Wednesday, 15 May 2019

Turnaround Port.


My home away from home.




We were now finally arrived in Singapore, after an amazing cruise crossing the Indian ocean, and this port would be one of the regular Turnaround ports (or Embarkation ports), for the next few months, alternating with Hong Kong. Depending which side of the Singapore Strait we would operate in.
Because one of the cruises will take us on the north-western side along Malaysia, Thailand (Indian Ocean side), Andaman & Nicobar Islands, to Burma (Myanmar), and back again to Singapore. A 2 week cruise.

The other cruise, on the south and eastern side of Thailand would take us in to the Gulf of Thailand, with several stops in various Thai ports/islands, to Cambodia, Vietnam with overnight in Saigon (or Ho Chi Minh City) to Da Nang and Hue, and an overnight in spectacular Halong Bay (sometimes in Haiphong). And then a sea-day before we end up in Hong Kong with an overnight as well. This particular cruise was without the doubt the favourite cruise among all the crew members. It had sea-days, beaches, big cities, small cities, scenic cruising, and several overnights. It is still my all time favourite cruise.





Some of the Deck hands organizing stuff on the mooring decks.



But first, we would have a stressful turnaround day in Singapore. And if we wanted to go into the city for a few hours, we could of course, but that also meant that we would sacrifice rest (sleep), since this day normally starts very early in the morning, like most turnaround days do. This day is extremely busy for all 3 main departments onboard, which are the Hotel department (the by far biggest), Deck Department, and Engine (technical) department. We all had a stressful day in turnaround ports, but Hotel department normally had it more busy, since they had to prepare the ship for the next passengers (pax).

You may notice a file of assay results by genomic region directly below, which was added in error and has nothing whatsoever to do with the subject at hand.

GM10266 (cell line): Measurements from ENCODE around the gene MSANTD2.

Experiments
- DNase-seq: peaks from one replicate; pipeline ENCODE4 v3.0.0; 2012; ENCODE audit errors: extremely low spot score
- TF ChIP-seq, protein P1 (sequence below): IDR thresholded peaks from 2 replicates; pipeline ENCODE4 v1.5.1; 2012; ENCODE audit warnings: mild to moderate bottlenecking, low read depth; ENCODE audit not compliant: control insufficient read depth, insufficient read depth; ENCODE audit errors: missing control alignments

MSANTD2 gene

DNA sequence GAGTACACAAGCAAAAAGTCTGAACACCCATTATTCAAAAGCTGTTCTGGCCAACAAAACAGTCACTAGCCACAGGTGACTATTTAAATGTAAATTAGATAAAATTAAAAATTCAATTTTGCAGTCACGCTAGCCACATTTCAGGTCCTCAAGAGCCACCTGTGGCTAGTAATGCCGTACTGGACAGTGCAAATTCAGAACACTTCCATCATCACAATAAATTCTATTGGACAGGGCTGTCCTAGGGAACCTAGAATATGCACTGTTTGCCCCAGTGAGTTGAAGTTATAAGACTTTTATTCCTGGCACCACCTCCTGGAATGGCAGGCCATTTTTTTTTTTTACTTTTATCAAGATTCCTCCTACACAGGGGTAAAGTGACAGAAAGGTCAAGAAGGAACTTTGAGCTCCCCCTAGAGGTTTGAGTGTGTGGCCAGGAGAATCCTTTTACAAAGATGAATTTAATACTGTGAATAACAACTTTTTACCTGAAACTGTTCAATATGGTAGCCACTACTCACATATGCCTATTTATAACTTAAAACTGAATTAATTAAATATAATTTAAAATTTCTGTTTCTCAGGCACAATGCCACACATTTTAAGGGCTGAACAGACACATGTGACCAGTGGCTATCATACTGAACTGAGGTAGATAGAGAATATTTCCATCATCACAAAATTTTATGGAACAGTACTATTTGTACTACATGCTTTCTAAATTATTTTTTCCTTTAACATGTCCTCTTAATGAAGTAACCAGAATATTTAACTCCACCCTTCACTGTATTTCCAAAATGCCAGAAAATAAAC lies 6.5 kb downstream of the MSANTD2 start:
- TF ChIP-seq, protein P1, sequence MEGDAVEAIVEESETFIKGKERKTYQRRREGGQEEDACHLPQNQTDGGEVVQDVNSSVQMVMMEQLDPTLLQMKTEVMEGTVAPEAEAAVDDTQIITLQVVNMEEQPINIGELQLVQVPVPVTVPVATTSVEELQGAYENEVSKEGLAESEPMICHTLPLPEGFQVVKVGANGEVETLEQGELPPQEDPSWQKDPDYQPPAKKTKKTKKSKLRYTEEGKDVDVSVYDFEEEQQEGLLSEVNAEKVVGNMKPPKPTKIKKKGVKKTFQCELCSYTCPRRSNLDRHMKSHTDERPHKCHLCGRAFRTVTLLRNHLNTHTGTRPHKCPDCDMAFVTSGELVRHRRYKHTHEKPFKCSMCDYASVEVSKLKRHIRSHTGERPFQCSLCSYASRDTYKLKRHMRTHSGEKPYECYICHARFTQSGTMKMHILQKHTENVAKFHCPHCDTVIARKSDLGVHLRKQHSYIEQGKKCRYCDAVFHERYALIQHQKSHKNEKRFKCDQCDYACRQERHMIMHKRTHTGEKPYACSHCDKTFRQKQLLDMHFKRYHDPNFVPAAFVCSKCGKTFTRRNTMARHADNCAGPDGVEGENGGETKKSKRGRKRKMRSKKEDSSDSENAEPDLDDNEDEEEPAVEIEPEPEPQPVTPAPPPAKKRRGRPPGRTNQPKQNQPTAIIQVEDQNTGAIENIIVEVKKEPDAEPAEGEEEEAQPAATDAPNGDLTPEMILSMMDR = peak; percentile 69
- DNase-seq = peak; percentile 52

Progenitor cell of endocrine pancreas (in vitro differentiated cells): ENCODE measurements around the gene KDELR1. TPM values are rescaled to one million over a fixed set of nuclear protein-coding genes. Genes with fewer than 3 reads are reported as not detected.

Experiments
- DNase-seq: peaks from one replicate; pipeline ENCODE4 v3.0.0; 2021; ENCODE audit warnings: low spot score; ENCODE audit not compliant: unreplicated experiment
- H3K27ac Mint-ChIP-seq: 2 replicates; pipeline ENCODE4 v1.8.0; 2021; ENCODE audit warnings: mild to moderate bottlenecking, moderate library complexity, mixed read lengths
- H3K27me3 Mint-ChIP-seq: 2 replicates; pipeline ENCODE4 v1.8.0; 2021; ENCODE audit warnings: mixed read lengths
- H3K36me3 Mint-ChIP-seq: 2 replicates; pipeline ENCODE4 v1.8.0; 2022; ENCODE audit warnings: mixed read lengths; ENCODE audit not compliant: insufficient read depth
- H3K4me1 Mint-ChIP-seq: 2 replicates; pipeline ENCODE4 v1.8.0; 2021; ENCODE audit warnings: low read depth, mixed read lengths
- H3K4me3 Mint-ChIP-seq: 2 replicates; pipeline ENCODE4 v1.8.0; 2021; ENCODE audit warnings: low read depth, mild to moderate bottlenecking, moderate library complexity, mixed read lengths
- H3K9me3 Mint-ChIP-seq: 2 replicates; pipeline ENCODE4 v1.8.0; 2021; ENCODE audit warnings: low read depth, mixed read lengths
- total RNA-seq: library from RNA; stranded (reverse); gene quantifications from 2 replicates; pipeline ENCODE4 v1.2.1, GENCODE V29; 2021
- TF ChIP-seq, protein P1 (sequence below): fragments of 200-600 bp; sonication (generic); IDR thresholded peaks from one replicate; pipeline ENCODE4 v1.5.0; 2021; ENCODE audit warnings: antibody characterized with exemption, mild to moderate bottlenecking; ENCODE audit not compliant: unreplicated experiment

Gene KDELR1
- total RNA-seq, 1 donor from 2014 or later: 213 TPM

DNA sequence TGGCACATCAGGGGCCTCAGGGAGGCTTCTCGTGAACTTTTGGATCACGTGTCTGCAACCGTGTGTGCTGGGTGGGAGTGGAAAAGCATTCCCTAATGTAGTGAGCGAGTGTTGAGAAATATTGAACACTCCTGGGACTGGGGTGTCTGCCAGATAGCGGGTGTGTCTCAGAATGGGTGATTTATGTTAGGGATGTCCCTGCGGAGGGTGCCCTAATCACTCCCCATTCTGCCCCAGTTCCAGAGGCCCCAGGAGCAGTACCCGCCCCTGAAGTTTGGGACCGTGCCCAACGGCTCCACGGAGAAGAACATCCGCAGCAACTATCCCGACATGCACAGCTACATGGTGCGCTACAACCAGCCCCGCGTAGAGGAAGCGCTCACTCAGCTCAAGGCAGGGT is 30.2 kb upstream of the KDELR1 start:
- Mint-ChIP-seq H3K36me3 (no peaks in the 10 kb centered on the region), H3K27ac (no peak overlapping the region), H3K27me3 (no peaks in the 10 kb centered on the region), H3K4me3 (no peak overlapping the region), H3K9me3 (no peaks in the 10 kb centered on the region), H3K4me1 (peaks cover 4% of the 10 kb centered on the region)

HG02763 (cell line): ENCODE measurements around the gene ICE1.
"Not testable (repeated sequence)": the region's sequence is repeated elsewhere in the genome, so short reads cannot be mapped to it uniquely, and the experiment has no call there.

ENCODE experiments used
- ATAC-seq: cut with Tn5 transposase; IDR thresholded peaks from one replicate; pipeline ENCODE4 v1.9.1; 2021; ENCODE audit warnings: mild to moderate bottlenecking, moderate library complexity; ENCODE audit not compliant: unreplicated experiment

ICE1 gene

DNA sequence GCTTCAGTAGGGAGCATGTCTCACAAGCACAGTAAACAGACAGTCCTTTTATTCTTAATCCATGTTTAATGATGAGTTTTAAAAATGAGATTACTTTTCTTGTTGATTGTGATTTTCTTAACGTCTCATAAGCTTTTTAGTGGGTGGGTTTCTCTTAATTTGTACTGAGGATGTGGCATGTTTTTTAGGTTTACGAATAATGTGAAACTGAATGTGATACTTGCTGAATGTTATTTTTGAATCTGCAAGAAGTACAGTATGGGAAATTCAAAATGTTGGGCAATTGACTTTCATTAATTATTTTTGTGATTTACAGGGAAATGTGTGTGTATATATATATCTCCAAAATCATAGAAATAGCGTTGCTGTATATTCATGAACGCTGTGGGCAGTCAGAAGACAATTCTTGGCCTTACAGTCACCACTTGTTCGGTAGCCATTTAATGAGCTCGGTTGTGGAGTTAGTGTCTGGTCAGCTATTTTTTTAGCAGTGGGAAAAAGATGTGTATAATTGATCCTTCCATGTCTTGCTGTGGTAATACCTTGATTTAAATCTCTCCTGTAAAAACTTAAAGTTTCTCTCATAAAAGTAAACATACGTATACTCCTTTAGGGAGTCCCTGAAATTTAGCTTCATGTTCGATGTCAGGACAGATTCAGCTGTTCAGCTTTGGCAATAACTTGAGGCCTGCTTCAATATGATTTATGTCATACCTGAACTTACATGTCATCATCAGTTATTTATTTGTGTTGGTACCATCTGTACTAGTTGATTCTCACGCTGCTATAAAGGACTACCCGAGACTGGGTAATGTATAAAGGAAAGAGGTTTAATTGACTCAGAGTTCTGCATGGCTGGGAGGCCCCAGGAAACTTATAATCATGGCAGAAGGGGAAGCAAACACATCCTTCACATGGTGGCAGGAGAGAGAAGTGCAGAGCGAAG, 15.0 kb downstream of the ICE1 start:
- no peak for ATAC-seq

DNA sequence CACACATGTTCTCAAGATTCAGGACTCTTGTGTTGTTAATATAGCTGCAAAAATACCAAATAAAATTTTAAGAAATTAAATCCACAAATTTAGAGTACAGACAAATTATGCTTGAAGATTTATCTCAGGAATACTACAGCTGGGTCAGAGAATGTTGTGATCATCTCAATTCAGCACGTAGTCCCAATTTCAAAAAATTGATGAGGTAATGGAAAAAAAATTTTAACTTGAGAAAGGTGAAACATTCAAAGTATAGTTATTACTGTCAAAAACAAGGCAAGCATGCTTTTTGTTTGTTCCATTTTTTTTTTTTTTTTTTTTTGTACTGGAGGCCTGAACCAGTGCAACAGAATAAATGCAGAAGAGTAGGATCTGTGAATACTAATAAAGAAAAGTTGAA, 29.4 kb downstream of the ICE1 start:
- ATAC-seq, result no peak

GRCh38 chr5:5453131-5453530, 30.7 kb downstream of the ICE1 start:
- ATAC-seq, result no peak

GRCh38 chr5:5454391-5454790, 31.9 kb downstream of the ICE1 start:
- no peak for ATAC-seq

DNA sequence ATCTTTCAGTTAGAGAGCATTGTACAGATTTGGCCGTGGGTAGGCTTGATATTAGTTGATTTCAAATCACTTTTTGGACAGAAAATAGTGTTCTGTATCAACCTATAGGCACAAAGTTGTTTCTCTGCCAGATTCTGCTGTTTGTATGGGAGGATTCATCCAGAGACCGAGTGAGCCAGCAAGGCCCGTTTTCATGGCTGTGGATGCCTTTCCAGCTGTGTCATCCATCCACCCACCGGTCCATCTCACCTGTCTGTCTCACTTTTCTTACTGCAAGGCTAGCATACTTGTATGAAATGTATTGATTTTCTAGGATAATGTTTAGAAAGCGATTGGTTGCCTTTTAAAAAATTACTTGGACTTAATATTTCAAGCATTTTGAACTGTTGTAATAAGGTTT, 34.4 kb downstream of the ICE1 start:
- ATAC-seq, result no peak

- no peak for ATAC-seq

Not only should the ship be prepared for new passengers, but we also would receive a lot of new technical spare parts, food and beverages, a huge amount of regular stuff for daily use as toilet papers, soap, washing materials in general, pencils, pens, light bulbs, navigational charts, paint, mooring lines, you name it. More or less whatever you might need in the society, we would had to carry with us, and get shipped to various ports for replenishment. To list it all would be 100 pages long.
Of course, all the stuff that we would receive, could not just be shipped to ports here and there, as that would be a very expensive way to do the logistics. So most of it came with container ships from the various continents to one of our Turnaround Ports, depending of what we had ordered via the Company's purchasing department ashore.




Receiving a new Satellite antenna.



So needless to say, but this day also included a lot of carrying, storing/organizing, loging (register) the stuff we received. And at the same time, these ports were also when we normally would receive several service technicians for the various equipment onboard. Anything from radars on the bridge, to technical stuff in the Engine control room, to washing machines in the laundry, or dishwashers in the galleys. Or maybe the Stage manager had issues with his light and sound booth during the shows with the ship's entertainers. This port would also normally be the port where we crewmembers would receive whatever stuff our families had sent to us.

Other visitors would be the ships agents (local hired liaison people), Immigrations officers to clear the ship, Customs to seal whatever should be sealed in the various tobacco, spirits, or other bonded stores. Health authorities to check the ship had the correct papers, and no issues, Harbour authorities for sometimes doing general inspections of the ship and crew. And sometimes official inspections with IMO (International Maritime Organization) inspectors, to see we were safe and sound to be able to sail from A to B.




                                            
A perfect time for some extra maintenance work as well.